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The signing of the Treaty on European Union (TEU) propelled the Member States into the European Monetary Union (EMU) leading directly to the transfer of authority over monetary policy to the European System of Central Banks (ESCB),leaving Central Banks in the Member States to implement its decisions. This vital shift has led to calls for a fresh assessment of the independence status of the ECB.
The question of central bank independence and its impact on economic performance has been extensively studied, but the equally important question of democratic accountability has been largely ignored. The study offers an explanation of what the concept means in the context of central banks, and suggests criteria by which the democratic accountability can be evaluated.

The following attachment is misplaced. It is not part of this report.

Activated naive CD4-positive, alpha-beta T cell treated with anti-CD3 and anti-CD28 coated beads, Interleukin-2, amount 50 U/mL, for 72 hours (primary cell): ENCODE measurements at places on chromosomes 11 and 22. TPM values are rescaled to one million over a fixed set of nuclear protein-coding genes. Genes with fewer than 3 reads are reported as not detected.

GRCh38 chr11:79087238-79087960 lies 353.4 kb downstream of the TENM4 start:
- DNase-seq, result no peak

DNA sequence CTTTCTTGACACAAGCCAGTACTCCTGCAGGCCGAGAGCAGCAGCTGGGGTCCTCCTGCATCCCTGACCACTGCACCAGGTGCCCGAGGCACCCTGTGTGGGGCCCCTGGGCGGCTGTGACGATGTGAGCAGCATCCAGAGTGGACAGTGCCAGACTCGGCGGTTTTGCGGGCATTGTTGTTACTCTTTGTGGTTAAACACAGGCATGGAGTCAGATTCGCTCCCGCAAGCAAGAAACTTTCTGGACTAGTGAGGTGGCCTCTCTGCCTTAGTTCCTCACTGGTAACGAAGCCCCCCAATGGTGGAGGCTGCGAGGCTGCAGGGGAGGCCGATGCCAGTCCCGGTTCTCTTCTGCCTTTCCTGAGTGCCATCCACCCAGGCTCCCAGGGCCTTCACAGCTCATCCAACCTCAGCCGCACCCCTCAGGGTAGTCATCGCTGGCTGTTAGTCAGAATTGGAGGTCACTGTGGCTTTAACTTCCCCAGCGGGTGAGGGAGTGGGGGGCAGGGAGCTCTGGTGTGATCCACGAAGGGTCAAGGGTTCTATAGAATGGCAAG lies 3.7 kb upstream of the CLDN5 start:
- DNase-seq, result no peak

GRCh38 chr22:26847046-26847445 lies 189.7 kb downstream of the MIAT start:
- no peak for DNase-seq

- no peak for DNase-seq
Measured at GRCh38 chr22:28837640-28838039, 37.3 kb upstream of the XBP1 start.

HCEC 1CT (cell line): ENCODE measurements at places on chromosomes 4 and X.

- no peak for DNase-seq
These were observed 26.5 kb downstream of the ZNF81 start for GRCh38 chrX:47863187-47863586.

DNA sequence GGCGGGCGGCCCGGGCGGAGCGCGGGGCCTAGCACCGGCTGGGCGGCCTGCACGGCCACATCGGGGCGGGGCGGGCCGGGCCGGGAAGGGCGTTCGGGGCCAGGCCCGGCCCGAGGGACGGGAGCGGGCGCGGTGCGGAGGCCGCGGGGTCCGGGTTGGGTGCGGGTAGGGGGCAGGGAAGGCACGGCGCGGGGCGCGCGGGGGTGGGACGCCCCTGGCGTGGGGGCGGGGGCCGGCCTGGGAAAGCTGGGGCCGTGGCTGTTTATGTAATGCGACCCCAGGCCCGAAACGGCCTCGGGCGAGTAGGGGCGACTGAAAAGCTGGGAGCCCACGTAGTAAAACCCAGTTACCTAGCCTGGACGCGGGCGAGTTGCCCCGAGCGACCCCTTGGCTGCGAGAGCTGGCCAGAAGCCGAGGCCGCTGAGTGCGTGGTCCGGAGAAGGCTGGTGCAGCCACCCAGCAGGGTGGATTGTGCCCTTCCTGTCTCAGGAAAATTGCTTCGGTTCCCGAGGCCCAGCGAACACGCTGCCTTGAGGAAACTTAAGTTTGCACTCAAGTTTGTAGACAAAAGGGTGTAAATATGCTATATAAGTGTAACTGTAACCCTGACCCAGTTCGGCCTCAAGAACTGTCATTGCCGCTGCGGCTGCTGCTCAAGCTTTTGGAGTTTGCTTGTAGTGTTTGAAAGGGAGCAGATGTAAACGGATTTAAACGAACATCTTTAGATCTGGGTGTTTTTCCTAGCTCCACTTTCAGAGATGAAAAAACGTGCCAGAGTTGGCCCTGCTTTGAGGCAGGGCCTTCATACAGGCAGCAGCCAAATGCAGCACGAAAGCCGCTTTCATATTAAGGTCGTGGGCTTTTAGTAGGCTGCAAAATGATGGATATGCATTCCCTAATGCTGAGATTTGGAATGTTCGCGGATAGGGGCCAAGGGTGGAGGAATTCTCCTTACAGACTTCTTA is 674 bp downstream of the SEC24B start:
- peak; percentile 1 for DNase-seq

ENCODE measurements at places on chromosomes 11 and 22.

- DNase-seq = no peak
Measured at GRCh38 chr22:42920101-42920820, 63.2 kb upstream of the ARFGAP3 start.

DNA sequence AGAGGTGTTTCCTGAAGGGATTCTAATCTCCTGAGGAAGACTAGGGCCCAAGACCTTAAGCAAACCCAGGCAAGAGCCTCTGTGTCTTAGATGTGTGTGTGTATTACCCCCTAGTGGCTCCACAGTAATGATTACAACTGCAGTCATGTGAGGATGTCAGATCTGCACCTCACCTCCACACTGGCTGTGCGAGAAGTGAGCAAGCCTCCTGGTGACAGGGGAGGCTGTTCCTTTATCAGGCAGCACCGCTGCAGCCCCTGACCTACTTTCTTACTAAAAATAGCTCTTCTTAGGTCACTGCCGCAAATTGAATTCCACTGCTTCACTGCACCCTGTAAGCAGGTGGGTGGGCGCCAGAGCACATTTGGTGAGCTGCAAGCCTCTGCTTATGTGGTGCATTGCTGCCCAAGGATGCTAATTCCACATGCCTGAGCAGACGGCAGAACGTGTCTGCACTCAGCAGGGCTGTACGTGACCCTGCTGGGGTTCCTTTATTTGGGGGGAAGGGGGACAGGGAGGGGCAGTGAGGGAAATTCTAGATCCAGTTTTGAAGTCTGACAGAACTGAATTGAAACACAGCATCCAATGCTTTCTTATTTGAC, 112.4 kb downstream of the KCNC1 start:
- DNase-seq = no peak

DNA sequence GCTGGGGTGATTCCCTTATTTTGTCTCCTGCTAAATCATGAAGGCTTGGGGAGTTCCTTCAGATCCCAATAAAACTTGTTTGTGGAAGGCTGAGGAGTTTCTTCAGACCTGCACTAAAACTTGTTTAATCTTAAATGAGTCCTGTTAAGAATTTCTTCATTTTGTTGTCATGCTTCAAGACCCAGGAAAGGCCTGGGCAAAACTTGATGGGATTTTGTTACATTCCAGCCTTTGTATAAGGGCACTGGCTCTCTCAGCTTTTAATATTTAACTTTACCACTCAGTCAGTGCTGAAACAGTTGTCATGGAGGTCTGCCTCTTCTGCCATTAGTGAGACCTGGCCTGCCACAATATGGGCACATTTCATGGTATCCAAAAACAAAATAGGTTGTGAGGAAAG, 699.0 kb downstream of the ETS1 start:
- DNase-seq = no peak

The present system of democratic accountability in a number of central bank systems is scrutinized, and contrasted against possible future models for the ECB. The author asks whether and to what extent the ECB will be democratically accountable, to what extent reinforcement might be required, what influence will this have on monetary policy, and the extent to which existing democratic mechanisms in the Member States are likely to remain applicable.
In the course of this study six national central bank systems are analysed, including the Bank of England, the Banque de France, the Deutsche Bundesbank, the Nederlandsche Bank, the Reserve Bank of New Zealand, and the Federal Reserve System (Fed), and the ESCB and ECB.